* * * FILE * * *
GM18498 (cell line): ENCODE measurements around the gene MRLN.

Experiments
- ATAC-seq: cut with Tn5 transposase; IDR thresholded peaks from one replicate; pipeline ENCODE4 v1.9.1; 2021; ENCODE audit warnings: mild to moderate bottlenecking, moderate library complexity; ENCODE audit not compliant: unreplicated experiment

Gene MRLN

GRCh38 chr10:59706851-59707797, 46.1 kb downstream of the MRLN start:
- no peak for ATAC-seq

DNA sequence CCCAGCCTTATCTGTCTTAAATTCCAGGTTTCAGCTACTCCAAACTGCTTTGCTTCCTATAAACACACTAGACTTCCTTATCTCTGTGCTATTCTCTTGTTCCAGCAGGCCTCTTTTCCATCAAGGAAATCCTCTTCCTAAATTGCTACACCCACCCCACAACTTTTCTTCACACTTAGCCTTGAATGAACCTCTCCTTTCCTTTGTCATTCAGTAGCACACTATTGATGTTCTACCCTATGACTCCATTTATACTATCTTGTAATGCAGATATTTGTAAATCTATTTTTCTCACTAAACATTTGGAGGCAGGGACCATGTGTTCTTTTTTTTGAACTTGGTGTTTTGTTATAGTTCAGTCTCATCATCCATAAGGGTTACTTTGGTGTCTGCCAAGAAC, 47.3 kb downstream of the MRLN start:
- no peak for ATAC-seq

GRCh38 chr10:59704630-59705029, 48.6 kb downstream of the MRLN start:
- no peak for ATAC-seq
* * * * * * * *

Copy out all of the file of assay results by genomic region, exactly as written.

GM18498 (cell line): ENCODE measurements around the gene MRLN.

Experiments
- ATAC-seq: cut with Tn5 transposase; IDR thresholded peaks from one replicate; pipeline ENCODE4 v1.9.1; 2021; ENCODE audit warnings: mild to moderate bottlenecking, moderate library complexity; ENCODE audit not compliant: unreplicated experiment

Gene MRLN

GRCh38 chr10:59706851-59707797, 46.1 kb downstream of the MRLN start:
- no peak for ATAC-seq

DNA sequence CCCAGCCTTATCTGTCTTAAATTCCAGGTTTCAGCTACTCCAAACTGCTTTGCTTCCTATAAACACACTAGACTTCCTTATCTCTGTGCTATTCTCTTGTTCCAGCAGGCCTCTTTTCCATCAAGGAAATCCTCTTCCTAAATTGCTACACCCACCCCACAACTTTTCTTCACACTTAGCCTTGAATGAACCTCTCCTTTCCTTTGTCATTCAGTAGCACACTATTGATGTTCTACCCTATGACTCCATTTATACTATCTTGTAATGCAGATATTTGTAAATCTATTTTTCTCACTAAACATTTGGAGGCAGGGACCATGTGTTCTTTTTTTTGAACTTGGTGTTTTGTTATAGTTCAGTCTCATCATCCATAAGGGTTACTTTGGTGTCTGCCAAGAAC, 47.3 kb downstream of the MRLN start:
- no peak for ATAC-seq

GRCh38 chr10:59704630-59705029, 48.6 kb downstream of the MRLN start:
- no peak for ATAC-seq